Do you understand that, Miss?


 (Id. at 9-10).

  After the Government recited the elements it would have had to prove for conviction, Warren admitted the charged conduct. (Id. at 11-13). She admitted to participating with others in the transportation of more than one kilogram of heroin and more than five kilograms of cocaine. (Id. at 12). This conduct subjected Warren to a potential sentence of lifetime imprisonment and a statutory minimum of 10 years. See 21 U.S.C. § 841(b)(1)(A)(i), (ii). Magistrate Judge Gorenstein concluded that Warren understood the nature of the charge and the consequences of her plea and that the plea was voluntary and supported by a factual basis. (Id. at 13-14). The Magistrate recommended that the District Court accept Warren's plea of guilty. (Id. at 14).

  The Probation Office prepared a Presentence Report ("PSR") that described Warren's role as a courier responsible for the distribution of between 10 and 30 kilograms of heroin. Consistent with the Plea Agreement, the PSR calculated Warren's offense level at 31, Criminal History Category I, and recommended a sentence of 108 months in prison, to be followed by five years of supervised release, and a special assessment of $100.

  B. Sentencing

  Judge Schwartz sentenced Warren on October 1, 2002. At sentencing, Ms. Lees spoke of Warren's background and requested that Warren be sentenced to the minimum Guidelines sentence, 108 months. (Sent. Tr. at 4-7).*fn4 Judge Schwartz set Warren's base offense level at 36 because she distributed or participated in a conspiracy to distribute between 10 and 30 kilograms of heroin. Judge Schwartz then granted a two level "safety valve" reduction pursuant to § 5C1.2 and a three level reduction for acceptance of responsibility, resulting in a net offense level of 31. (Id. at 9). Judge Schwartz noted that Warren did not object to the calculation of the applicable Guideline range in the PSR. (Id.). Judge Schwartz also described Warren's role as courier in the conspiracy and stated that, although Warren was responsible for the distribution of 70 kilograms of cocaine and 15 kilograms of heroin, the sentence was predicated on the distribution of between 10 and 30 kilograms of heroin. (Id. at 10).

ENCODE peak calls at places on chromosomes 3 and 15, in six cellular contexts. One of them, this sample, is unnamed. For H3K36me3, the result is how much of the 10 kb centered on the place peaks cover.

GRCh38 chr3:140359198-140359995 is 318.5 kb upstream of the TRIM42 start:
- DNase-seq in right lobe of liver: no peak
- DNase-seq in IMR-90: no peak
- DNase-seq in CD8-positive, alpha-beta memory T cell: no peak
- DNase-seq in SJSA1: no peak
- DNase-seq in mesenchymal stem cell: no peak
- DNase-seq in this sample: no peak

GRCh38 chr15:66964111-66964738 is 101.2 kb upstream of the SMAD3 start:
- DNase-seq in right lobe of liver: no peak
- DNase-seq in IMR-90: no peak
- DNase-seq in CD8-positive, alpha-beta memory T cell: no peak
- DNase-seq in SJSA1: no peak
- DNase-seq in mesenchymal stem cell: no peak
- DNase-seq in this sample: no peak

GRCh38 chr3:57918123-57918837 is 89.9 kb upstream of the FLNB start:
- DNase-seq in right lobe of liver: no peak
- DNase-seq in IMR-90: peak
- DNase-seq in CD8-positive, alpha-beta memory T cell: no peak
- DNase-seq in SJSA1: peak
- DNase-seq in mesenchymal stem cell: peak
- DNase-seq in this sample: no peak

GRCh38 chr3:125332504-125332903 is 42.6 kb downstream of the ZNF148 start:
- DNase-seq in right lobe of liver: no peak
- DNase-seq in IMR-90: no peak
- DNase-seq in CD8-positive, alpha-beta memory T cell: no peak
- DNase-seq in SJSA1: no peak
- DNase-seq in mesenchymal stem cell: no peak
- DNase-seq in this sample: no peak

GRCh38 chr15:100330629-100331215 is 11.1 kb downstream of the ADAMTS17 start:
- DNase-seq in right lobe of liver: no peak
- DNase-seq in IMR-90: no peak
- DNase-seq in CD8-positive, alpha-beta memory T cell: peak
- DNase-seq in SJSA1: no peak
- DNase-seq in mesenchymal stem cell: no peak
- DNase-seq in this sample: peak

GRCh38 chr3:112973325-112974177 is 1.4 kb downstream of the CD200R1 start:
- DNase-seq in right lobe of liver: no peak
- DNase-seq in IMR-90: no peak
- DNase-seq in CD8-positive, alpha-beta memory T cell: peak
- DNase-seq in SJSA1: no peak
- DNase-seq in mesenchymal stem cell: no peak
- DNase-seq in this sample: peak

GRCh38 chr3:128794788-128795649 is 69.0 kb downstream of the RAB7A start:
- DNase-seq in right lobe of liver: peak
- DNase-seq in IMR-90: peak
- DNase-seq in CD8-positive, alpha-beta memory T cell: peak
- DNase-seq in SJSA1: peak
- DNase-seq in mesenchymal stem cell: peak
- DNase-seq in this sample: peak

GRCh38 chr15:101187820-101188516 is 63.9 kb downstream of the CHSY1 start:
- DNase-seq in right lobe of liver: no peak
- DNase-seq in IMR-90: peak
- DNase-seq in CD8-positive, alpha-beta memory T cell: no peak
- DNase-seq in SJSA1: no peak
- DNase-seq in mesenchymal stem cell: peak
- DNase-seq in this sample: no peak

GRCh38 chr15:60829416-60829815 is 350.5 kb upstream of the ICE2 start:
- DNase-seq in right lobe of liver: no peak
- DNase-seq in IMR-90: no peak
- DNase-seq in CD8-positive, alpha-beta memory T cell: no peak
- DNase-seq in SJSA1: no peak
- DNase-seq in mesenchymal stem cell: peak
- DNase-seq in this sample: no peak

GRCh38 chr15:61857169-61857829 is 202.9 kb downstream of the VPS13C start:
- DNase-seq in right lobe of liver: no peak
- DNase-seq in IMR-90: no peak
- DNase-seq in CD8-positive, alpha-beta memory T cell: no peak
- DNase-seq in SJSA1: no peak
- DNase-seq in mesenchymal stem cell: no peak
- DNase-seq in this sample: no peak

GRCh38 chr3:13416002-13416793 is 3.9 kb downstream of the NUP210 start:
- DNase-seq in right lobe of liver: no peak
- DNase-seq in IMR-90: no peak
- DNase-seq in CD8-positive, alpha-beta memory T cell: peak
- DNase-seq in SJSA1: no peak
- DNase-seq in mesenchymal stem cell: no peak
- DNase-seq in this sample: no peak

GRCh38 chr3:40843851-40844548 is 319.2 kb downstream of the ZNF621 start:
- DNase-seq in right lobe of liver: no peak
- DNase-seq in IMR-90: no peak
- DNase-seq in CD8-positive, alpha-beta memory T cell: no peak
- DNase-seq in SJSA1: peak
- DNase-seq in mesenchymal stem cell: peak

Judge Schwartz then went into detail about Warren's "tragic" life story. (Id. at 9-10). He also stated his view that the guidelines were excessive as applied in this case. (Id. at 11). Nevertheless, Judge Schwartz noted that the Guidelines bound him and that he would "certainly accept the recommendation made by Ms. Lees that Ms. Warren be sentenced to the bottom of the guidelines, the lowest sentence I could give her. . . . the sentence set forth in the presentence report." (Id. at 11). The Judge then imposed a sentence of 108 months, followed by five years of supervised release and a $100 special assessment. He stated that this sentence was "imposed in recognition of the seriousness of the crime, to deter the defendant and others, and to protect the public." (Id. at 12). Judge Schwartz then indicated his understanding that Warren "would have no right to appeal because the sentence is within the guideline imprisonment sentence range." (Id.).*fn5

  C. Warren's Withdrawn Appeal and her § 2255 Motion

  On October 17, 2002, Warren filed a notice of appeal. On December 6, 2002, Ms. Lees moved to be relieved as Warren's attorney and for the appointment of new counsel. On December 11, 2002, the Court of Appeals granted the motion. The Court thereafter appointed Donna Newman, Esq. as Warren's counsel pursuant to the Criminal Justice Act. On April 28, 2003, Ms. Newman filed Warren's appellate brief. On October 15, 2003, Warren filed a motion to withdraw her appeal, which the Court of Appeals granted on October 21, 2003.